GOLDSONYes. Our student member of the board last year held a forum really just to engage the community on mental health supports. And our students have been asking to have an outlet for them to be able to share their concerns and get additional strategies for them to be able to cope with their day-to-day experiences. Having grown up in this community, I know that there's a stigma around mental health, and this was a way for us to begin to break down that barrier.
NNAMDIAnother priority in the blueprint is restorative salary raises for teachers who have been with the school system for the last decade. Why is that necessary?
GOLDSONYeah. So, as most people know, we had an economic downturn from 2009 to '12, and our employees remained at the same salary scale during that timeframe. And what we found by doing that is that we weren't up to par in terms of salary with surrounding jurisdictions. And so, we were able to provide a longevity salary increase for those employees who remained with us. Over the next three years, they will get an increase that will allow them to be back at the same level they would have been, had we not experienced that.
NNAMDIYou don't want other jurisdictions stealing your teachers.
GOLDSONYou got that right.
NNAMDIPrince George's County schools lagged behind academically, with students going below the state average in reading and math. What needs to change to bring test scores up and to make sure students are achieving at higher levels?
GOLDSONSo, I shared recently with our board of education, we had increases in English language arts for every grade level up to grade 10, as well as in mathematics for grades six through eight. And our focus really has to be on getting back to the fundamentals in the classroom, making sure that our students have experiences every day that will make them competitive and on par with other school districts. That's why our focus this year is on getting back to the fundamentals: literacy and numeracy.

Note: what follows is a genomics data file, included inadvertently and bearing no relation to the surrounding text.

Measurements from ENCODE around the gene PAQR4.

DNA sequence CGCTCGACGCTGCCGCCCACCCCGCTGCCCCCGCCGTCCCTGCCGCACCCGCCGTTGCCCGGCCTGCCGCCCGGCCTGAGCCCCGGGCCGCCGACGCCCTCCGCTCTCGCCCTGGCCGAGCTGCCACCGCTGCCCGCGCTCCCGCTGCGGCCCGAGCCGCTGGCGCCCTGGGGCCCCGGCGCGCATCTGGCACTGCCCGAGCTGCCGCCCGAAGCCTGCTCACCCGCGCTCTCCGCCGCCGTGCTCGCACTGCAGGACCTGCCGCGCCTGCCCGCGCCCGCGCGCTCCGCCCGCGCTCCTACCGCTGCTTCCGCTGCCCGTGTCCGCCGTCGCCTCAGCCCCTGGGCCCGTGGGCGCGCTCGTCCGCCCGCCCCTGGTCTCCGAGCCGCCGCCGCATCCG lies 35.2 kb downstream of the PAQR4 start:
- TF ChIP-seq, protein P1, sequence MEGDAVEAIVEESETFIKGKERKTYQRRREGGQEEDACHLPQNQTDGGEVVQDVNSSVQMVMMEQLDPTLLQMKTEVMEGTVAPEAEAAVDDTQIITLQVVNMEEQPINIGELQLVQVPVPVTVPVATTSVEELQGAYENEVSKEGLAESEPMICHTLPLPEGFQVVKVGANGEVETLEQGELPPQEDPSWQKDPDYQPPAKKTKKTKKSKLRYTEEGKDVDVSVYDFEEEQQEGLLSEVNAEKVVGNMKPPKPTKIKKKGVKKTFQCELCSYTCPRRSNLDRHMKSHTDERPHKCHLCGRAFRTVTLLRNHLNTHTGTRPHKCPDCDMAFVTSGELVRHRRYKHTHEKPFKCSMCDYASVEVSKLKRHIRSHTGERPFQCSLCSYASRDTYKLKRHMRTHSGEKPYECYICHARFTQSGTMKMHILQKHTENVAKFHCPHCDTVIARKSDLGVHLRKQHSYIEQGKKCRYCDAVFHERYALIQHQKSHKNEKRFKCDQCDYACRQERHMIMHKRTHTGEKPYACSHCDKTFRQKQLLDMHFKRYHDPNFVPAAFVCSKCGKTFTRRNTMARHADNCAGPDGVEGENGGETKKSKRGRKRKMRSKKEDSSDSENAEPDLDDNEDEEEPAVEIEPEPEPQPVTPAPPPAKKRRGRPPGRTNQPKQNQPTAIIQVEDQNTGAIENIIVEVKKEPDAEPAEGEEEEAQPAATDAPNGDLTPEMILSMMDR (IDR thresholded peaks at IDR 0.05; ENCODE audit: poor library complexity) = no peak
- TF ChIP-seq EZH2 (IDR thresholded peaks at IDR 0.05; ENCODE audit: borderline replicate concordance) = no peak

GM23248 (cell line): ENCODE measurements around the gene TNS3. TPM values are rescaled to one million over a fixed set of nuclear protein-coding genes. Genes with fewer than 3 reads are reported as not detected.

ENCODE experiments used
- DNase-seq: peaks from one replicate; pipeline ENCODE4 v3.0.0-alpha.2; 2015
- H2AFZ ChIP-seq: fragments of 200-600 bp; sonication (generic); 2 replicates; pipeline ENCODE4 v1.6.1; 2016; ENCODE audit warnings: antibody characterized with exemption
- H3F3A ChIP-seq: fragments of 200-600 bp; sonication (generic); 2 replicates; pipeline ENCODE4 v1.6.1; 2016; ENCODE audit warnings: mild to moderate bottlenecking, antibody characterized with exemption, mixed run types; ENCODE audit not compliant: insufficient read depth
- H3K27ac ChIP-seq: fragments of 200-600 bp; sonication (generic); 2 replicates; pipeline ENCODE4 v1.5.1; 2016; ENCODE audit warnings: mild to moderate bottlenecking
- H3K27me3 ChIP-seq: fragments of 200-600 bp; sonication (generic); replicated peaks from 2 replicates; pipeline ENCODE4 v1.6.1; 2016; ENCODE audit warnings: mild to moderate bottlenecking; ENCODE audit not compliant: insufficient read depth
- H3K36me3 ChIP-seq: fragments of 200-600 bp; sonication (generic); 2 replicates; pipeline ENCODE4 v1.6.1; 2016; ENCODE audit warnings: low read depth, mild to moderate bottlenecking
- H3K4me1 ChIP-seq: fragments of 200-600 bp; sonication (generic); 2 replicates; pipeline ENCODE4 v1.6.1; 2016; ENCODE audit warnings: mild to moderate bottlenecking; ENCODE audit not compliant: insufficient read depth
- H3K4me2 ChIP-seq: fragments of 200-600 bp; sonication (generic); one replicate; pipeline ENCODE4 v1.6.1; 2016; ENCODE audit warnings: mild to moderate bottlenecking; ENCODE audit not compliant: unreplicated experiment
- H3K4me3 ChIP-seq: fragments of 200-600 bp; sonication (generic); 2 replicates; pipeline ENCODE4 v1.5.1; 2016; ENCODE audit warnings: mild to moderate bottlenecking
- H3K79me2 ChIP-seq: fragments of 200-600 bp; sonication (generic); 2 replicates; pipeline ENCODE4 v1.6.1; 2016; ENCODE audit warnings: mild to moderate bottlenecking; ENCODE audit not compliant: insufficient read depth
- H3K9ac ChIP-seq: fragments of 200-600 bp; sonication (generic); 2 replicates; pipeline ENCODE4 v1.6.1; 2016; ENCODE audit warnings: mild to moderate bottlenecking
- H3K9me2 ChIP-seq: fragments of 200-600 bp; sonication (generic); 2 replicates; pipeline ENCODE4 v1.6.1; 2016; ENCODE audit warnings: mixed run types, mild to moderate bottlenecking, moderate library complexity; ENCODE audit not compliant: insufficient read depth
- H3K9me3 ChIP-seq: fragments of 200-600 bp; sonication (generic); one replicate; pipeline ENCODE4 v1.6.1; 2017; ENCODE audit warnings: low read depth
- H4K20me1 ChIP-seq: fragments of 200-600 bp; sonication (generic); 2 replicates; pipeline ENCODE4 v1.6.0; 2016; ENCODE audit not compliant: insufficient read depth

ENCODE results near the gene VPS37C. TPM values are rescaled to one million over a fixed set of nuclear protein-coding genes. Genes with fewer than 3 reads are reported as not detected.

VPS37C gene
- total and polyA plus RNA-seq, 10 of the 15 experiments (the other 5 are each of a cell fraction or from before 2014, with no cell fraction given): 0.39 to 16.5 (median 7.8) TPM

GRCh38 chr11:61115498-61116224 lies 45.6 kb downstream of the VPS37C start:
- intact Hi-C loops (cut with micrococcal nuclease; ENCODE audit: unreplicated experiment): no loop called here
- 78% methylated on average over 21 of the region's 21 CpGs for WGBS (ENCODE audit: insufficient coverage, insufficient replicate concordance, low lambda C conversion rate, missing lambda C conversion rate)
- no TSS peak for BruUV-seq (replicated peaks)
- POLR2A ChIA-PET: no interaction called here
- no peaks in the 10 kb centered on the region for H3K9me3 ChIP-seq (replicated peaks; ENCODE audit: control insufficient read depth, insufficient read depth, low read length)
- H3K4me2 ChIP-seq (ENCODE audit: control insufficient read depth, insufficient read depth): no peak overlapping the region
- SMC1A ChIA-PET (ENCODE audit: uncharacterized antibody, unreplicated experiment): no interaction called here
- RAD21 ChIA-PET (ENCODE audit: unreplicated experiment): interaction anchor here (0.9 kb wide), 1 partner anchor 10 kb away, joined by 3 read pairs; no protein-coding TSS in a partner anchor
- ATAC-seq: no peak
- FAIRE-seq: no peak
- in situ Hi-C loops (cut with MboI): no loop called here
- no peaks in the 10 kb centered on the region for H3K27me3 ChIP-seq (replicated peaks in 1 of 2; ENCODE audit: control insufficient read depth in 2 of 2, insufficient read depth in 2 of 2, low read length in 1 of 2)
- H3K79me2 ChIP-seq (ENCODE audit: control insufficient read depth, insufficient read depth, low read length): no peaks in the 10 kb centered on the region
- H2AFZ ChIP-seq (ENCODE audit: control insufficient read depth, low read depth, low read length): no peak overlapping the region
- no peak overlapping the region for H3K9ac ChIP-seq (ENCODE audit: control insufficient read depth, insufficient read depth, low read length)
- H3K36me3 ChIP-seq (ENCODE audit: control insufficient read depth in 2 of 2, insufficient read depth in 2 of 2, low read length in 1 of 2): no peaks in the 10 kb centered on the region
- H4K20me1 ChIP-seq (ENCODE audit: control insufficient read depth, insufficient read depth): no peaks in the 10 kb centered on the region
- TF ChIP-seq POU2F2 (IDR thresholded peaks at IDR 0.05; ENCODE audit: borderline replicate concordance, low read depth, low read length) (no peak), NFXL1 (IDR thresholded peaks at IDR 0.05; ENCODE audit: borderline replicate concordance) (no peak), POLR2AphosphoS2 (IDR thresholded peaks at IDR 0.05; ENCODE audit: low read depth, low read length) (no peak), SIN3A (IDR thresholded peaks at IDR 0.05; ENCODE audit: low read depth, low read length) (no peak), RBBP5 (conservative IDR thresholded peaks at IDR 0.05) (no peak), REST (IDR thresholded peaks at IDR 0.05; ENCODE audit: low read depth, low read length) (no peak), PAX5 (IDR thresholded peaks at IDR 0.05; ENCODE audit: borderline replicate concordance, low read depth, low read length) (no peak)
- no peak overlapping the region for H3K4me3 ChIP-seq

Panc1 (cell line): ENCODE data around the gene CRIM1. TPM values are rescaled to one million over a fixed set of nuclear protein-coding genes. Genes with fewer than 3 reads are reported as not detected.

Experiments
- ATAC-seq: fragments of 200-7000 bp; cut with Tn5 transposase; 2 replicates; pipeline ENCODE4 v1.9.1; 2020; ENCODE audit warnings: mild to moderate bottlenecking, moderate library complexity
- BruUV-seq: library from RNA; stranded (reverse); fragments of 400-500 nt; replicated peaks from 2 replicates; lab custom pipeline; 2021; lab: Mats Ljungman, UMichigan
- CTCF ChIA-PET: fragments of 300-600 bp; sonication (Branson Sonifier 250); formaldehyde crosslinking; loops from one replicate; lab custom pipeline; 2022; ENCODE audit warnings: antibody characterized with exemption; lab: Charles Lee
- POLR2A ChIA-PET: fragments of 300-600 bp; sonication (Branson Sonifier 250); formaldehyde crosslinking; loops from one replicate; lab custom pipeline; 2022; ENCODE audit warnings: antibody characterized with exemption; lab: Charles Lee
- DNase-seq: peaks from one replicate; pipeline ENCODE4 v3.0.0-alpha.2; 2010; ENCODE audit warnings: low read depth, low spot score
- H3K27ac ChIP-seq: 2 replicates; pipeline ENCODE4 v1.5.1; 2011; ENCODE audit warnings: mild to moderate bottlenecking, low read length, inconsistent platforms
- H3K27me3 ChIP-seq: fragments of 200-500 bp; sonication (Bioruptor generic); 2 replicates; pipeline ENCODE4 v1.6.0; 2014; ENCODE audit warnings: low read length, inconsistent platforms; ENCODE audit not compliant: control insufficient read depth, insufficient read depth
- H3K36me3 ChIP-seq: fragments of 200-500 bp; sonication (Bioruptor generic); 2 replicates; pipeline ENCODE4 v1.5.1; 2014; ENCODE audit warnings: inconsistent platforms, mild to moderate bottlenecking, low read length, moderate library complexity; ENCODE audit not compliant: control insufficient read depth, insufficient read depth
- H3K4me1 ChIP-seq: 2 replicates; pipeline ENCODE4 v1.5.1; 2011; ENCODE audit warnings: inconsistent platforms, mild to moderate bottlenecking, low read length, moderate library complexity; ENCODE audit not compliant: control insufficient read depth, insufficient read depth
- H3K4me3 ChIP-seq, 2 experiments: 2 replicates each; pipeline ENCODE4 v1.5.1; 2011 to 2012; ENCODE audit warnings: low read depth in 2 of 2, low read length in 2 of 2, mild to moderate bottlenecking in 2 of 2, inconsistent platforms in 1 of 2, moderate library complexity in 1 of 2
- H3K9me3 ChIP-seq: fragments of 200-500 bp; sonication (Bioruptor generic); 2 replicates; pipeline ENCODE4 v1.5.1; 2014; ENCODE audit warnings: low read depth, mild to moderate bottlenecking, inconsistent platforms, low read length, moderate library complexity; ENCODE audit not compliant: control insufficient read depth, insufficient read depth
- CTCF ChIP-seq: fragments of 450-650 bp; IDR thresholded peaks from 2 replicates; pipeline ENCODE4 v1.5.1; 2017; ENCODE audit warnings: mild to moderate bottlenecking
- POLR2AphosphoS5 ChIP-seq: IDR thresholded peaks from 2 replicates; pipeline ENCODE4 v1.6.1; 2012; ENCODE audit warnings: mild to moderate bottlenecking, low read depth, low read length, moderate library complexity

NNAMDIWhy does math, in particular, continue to be a struggle?
GOLDSONMathematics is taught totally different now than it was when you and I were growing up and in school. Our students have to write about and justify their responses that they give mathematically. I'm a former mathematics teacher and math major, and I can tell you the experiences and the way our students learn are totally different, but they have to be able to write about mathematics more than just giving a number.
NNAMDIYou talked about mental health support earlier. I think that's what Shaunda in Prince George's County wants to talk about. Shaunda, you're on the air. Go ahead, please.
SHAUNDAI have a question. So, I have a student. She's a junior in high school. She has had some mental health challenges, is in treatment. And she actually now has a 504 plan, where she will be able to go and speak with her counselor if she's having a tough day. This school year, she's had a couple of tough days.